Personal Questions | VBVM Staff | Jan-02-2010
Q. If all men came from Adam and Eve in Mesopotamia, how did the Indians of North America get to America?
A. From the account of the Flood in Genesis, we can make some assumptions as to how different peoples were dispersed around the world after the Flood.
It’s pretty clear from looking at a world map that the major continents fit together like a jigsaw puzzle. Most geologists believe that all of the land masses were together as a single piece of land. This “supercontinent” has been called “Pangea” (from the Greek “pan”, meaning entire, and “gaia” for earth), pictured here in this graphic.
Scientists debate how quickly Pangea broke apart. Those believing in evolution tend to view this as occurring over millions or even billions of years. Since evolution is inconsistent with Scripture, we knoiw this must have occured over a much shorter period of time, most likely as a result of the Flood. Let’s see how Scripture describes this event.
In Genesis 7:11, we read:
This was the first rain that ever fell upon the earth, as we read elsewhere in Genesis that God previously sent up a mist that watered the earth. There was probably adequate water in the atmosphere and from fountains below the earth to cover the world in water.
Regardless, it’s important to note in the text “all the fountains of the great deep burst open." Clearly, there were large amounts of water under the earth that burst open when God sent the Flood. This is likely what led to Pangea breaking apart.
How quickly this happened Scripture does not tell us. However, we do know from Genesis 7:21-23 that:
All flesh that moved on the earth perished, birds and cattle and beasts and every swarming thing that swarms upon the earth, and all mankind; of all that was on the dry land, all in whose nostrils was the breath of the spirit of life, died. Thus He blotted out every living thing that was upon the face of the land, from man to animals to creeping things and to birds of the sky, and they were blotted out from the earth; and only Noah was left, together with those that were with him in the ark.
So, from Scripture and from the world today we can know the following: Noah and his family were the only humans on the face of the earth; it would have taken time for Noah and his family to repopulate the earth; we now find humans on every major continent on the earth (apart from Antarctica); and 4) there is archaeological evidence that peoples have lived on every continent for thousands of years, including some like the Indians of North America and the Aborigines of Australia, who show no history of sea navigation.
From these facts, we can safely conclude that men walked to North America and Australia rather than traveling by ship. Given this data, we can conclude that there must have been a way for peoples to travel from continent to continent by land. Scripture does not address this potic specifically, so we have to make some assumptions from scientific findings.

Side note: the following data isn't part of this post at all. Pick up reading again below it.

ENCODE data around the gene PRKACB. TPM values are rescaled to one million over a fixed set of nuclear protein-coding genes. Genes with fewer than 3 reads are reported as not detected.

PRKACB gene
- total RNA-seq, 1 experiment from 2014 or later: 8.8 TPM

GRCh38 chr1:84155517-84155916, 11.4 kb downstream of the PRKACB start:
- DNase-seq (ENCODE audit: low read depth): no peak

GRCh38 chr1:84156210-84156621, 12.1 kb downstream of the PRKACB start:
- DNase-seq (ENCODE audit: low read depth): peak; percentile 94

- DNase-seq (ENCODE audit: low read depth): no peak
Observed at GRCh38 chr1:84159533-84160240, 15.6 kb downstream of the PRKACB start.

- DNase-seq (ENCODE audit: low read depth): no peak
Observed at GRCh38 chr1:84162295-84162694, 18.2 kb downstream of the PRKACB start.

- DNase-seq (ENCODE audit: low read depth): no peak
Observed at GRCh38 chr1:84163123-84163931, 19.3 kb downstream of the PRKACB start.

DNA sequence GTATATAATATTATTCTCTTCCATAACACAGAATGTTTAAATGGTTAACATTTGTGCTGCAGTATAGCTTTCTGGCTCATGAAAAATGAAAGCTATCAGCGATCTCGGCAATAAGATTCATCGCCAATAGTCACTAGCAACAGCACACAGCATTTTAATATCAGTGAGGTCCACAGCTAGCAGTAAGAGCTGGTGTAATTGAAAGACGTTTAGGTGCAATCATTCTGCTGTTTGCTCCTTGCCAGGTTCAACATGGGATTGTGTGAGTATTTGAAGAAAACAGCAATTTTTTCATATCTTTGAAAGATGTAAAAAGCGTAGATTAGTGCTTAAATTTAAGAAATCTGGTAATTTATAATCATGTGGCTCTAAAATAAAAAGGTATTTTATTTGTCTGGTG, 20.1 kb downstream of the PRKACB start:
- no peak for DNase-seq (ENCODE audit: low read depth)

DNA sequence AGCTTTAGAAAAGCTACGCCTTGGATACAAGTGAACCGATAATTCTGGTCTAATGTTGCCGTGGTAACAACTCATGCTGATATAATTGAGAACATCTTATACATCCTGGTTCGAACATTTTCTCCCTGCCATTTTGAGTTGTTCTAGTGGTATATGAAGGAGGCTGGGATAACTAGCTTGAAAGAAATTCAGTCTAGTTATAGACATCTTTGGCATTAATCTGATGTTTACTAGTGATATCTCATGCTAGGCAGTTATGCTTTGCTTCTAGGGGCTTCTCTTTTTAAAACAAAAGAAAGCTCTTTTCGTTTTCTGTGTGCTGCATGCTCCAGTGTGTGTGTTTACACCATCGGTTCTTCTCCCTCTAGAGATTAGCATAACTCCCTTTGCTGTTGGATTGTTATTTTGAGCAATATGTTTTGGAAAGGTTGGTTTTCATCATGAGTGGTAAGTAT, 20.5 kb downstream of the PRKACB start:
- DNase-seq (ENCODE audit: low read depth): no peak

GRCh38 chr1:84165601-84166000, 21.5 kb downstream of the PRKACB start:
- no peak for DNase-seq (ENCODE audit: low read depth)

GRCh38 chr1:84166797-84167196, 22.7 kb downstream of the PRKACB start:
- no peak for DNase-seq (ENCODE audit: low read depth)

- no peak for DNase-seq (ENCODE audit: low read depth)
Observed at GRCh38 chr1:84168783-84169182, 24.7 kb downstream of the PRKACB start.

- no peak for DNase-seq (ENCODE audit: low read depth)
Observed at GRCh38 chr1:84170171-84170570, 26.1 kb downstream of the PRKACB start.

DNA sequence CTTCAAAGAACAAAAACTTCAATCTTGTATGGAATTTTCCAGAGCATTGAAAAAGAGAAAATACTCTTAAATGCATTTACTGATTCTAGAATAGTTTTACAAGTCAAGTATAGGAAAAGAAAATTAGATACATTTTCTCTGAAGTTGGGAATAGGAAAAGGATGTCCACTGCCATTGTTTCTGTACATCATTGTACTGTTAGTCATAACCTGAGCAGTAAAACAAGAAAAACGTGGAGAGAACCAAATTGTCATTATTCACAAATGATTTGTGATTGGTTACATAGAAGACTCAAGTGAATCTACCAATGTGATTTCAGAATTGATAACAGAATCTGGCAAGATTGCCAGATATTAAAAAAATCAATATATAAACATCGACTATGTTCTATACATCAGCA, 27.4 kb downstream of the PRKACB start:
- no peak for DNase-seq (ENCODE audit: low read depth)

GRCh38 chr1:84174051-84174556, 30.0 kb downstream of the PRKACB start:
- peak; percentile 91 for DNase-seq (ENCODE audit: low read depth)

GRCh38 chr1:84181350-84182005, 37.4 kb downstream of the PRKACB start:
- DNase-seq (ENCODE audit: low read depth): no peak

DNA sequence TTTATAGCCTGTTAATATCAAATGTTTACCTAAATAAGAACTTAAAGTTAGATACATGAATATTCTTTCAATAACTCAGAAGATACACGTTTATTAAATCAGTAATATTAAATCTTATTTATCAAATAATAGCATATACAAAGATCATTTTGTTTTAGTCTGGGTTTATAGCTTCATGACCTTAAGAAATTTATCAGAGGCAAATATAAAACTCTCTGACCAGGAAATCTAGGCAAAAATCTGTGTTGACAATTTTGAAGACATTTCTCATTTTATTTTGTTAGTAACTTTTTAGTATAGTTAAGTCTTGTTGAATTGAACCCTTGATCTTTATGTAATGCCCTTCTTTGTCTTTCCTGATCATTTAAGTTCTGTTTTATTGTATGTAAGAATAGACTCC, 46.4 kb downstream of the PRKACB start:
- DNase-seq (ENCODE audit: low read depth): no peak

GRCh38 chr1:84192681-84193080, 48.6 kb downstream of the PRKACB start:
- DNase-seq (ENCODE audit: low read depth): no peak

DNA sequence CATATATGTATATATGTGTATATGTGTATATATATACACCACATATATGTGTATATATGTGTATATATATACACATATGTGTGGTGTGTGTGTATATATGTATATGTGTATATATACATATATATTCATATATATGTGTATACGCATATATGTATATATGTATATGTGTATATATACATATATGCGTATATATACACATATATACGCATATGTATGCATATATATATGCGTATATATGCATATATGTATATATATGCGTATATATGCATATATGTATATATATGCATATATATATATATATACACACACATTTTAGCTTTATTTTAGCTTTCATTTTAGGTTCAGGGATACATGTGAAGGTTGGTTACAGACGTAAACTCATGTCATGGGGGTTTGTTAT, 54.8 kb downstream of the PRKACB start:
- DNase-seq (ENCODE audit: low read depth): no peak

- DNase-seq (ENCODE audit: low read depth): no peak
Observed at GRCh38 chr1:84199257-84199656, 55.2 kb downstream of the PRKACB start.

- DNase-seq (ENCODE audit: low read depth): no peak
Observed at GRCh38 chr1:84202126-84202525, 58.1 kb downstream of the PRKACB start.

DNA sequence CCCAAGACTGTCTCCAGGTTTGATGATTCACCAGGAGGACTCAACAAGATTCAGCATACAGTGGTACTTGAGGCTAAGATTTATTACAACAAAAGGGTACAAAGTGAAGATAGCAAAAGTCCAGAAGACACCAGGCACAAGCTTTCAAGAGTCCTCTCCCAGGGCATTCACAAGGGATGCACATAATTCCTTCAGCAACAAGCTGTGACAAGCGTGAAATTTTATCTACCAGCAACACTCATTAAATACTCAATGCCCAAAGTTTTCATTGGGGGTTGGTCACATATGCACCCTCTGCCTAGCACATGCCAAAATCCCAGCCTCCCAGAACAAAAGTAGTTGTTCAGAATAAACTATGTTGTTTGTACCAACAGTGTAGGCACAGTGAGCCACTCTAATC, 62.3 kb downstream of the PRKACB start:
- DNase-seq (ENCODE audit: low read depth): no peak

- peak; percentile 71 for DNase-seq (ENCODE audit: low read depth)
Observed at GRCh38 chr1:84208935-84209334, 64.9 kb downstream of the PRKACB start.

Some scientists theorize there were “land bridges” connecting the continents for a time as they moved apart. So, as the Lord broke apart Pangea during the Flood, He did slowly enough to allow time for Noah's descendents to migrate acorss these bridges. God have mankind this direction originally in Genesis 8:17 saying,
Bring out with you every living thing of all flesh that is with you, birds and animals and every creeping thing that creeps on the earth, that they may breed abundantly on the earth, and be fruitful and multiply on the earth.
It’s impossible to say exactly how fast this occurred, but this is a plausible explanation consistent with scripture explaining how peoples were disbursed to the several continents. Over time, these land bridges became submerged in the oceans or broke free from the continents. Even today, the continents (the earth’s plates) continue to move, which is why we have earthquakes.
Scripture also tells us that God purposely scattered the peoples throughout the earth. This occurred at the tower of Babel. In Genesis 10, God tells of the various families of the sons of Noah that repopulated the earth. Genesis 10:25 says,
Two sons were born to Eber; the name of the one was Peleg, for in his days the earth was divided; and his brother's name was Joktan.
Peleg means “division," while earth here can mean land or inhabitants. In Genesis 11:4-9, we read that there was only one language in all the earth, and we encounter the story of the tower of Babel. The story is encapsulated in the following verses:
Clearly, the Lord did not want the people to stay in one place. Rather, He wanted them to scatter abroad, which God accomplished by creating different languages. It’s logical to assume that those who could understand one another stayed together and were traveled together to one part of the earth, and likewise for every distinct language group.
It’s also possible that Genesis 10:25 refers to both the division of the inhabitants of the earth as well as the division of the continents. However, this is unlikely, because such an event (the continents being divided rather rapidly at the time of the tower of Babel) would probably be recorded in human history. For example, most ancient cultures have an account of the Flood, no doubt handed down from Noah and his sons.
Since we have no other recorded event where the continents suddenly and rapidly moved apart, we rest on the explanation that the continents moved during the flood. Similarly, land bridges are likely the best explanation for how the peoples moved from one continent to another.